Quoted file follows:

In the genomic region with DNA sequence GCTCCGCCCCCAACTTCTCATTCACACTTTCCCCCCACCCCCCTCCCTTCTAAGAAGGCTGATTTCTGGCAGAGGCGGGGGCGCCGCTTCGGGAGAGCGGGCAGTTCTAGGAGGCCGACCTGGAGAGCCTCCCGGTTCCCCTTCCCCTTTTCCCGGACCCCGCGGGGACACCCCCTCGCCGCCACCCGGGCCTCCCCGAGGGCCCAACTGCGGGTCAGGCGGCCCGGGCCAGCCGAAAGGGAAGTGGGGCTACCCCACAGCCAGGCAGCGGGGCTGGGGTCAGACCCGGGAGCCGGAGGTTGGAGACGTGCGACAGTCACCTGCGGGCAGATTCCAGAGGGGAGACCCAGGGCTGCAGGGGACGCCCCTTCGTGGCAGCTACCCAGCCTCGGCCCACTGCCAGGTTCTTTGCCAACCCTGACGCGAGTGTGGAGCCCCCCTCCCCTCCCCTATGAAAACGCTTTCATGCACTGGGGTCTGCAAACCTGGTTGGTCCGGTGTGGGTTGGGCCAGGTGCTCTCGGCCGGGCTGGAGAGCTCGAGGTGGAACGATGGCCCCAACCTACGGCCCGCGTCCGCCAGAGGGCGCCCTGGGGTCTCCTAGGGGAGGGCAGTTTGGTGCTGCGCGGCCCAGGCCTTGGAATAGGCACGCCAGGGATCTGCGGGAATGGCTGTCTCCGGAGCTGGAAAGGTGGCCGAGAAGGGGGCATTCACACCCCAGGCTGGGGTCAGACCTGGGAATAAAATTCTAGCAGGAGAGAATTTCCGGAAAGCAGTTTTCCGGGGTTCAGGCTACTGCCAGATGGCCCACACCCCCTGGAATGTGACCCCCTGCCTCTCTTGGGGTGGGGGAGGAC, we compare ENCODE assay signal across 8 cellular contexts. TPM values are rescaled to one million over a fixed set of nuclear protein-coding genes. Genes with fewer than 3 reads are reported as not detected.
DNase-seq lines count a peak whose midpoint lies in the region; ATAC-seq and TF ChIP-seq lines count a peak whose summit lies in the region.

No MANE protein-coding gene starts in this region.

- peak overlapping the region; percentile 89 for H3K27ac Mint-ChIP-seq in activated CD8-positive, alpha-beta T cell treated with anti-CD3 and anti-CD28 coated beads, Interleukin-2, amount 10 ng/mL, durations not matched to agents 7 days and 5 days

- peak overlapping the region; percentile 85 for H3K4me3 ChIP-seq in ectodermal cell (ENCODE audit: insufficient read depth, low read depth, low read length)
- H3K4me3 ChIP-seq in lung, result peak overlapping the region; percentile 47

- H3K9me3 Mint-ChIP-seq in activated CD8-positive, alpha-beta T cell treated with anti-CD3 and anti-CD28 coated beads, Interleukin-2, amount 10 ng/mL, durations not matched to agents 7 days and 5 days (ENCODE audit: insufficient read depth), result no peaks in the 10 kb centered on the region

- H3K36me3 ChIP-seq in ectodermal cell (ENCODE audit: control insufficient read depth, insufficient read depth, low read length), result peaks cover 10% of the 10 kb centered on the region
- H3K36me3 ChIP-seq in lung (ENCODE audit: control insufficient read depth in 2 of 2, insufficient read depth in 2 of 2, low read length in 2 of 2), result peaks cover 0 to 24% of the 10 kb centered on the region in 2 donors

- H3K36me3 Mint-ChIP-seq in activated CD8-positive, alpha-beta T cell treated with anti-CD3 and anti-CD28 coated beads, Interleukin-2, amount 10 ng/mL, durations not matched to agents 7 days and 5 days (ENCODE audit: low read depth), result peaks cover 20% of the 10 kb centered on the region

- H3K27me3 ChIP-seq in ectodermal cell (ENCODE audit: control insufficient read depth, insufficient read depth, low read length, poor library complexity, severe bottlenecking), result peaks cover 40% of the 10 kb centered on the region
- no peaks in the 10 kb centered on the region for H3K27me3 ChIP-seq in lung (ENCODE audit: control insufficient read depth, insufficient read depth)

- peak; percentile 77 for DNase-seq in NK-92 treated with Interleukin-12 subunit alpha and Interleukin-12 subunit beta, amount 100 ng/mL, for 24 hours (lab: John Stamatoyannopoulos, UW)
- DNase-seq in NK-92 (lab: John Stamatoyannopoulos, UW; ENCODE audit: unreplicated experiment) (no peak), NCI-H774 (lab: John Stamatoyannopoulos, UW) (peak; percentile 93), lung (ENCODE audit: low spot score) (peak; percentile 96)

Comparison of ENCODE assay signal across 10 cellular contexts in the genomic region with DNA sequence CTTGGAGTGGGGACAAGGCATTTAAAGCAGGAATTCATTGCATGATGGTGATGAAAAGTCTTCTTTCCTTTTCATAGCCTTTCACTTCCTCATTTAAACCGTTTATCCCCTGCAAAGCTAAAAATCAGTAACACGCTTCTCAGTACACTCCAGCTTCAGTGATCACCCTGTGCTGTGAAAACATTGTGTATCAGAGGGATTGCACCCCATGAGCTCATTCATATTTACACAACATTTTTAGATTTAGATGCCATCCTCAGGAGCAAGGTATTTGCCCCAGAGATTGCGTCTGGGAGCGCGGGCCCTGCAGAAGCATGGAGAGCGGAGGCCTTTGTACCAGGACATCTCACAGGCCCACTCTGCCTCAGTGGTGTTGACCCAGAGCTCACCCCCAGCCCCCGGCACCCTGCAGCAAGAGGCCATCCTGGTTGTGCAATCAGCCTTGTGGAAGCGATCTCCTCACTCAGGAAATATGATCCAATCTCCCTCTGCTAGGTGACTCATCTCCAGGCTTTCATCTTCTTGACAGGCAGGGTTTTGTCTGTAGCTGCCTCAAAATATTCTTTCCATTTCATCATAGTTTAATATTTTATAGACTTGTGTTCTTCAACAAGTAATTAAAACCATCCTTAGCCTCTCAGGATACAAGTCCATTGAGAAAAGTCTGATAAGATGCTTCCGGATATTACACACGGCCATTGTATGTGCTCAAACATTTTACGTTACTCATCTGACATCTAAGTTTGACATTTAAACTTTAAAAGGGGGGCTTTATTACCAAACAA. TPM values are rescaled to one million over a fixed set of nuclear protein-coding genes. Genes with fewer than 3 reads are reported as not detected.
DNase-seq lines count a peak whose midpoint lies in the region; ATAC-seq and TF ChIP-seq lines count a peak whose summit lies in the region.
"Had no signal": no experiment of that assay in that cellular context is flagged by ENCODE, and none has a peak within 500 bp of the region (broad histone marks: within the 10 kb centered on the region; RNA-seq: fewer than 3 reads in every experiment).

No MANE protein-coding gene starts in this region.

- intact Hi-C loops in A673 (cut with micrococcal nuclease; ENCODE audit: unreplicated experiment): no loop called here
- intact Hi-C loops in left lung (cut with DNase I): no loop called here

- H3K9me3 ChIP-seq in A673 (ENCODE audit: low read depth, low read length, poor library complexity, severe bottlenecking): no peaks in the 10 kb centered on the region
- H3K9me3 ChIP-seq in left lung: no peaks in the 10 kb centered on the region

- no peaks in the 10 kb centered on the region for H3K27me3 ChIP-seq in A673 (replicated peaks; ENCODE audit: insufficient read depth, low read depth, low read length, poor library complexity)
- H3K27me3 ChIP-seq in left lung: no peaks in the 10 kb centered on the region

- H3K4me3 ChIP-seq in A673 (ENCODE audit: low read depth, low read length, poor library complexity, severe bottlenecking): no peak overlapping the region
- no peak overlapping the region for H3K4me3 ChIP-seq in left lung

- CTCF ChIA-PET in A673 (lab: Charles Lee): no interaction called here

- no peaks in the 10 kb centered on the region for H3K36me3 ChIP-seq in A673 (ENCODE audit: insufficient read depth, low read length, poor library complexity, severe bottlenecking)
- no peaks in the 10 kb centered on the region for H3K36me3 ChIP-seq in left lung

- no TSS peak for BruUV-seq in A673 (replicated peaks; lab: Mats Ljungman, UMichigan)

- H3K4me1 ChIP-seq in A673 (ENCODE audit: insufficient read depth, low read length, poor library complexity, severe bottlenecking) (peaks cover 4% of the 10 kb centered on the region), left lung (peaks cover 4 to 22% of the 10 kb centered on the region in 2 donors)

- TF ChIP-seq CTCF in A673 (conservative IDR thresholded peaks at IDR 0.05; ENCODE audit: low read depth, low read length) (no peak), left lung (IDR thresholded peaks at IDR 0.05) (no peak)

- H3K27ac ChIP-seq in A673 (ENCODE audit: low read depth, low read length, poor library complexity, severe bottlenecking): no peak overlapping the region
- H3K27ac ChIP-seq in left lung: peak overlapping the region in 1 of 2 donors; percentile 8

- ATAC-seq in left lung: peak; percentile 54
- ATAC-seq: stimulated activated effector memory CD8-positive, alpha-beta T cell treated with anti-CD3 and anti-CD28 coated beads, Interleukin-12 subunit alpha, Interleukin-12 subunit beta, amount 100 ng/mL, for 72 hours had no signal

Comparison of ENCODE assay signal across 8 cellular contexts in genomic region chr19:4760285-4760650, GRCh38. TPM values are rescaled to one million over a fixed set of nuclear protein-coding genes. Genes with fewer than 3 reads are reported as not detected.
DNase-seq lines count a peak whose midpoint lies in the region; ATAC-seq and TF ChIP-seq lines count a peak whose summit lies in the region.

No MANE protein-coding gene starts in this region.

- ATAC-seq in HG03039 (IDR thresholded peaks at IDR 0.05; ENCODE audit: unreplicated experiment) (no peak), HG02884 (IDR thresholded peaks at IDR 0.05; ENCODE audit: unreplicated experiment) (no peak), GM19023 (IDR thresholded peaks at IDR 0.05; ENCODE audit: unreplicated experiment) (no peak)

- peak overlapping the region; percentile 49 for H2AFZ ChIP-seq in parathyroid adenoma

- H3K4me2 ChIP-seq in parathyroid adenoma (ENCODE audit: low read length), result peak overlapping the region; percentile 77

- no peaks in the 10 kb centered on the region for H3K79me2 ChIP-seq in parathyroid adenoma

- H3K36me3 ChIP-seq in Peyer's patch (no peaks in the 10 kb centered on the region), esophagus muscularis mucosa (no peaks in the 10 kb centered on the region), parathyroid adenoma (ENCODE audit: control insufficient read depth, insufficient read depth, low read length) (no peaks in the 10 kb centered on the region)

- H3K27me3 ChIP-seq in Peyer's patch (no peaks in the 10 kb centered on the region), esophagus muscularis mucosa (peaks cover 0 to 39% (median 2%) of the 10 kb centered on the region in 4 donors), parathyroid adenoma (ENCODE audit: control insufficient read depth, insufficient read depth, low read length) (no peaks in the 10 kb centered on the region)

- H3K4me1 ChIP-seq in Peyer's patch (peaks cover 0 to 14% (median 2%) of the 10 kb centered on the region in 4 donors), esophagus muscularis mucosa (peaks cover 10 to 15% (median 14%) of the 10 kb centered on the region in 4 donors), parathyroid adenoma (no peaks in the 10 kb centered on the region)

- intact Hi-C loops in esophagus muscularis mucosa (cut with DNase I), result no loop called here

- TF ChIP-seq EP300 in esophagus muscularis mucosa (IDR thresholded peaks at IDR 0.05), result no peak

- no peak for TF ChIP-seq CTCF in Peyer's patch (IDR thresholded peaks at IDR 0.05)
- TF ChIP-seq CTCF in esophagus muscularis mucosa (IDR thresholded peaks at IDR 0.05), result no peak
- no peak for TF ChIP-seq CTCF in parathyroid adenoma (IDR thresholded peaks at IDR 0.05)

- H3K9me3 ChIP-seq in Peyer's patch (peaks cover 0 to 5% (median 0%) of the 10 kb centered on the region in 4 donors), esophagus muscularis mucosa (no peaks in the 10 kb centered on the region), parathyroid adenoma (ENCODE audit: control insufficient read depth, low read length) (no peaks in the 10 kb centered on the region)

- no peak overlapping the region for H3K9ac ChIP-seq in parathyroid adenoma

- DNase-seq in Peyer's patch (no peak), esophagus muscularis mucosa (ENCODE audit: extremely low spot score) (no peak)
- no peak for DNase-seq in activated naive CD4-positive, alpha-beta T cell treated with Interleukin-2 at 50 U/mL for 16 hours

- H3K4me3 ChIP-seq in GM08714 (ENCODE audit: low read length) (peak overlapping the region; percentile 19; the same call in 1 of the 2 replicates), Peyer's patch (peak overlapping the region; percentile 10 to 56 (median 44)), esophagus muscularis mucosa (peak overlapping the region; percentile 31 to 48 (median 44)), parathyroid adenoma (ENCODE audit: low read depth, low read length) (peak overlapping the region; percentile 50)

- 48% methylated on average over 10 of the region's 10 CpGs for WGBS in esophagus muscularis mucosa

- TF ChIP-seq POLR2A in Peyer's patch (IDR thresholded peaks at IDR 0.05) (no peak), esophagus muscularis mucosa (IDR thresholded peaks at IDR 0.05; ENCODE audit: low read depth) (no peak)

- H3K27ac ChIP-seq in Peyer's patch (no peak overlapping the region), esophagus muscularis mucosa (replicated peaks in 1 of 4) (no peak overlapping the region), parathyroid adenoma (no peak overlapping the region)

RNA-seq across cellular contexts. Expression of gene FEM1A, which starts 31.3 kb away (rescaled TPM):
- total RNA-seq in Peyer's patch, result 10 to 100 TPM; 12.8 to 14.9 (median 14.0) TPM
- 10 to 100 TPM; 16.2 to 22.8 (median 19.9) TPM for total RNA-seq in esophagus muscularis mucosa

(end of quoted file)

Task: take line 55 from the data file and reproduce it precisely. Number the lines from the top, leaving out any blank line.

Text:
- no peak for DNase-seq in activated naive CD4-positive, alpha-beta T cell treated with Interleukin-2 at 50 U/mL for 16 hours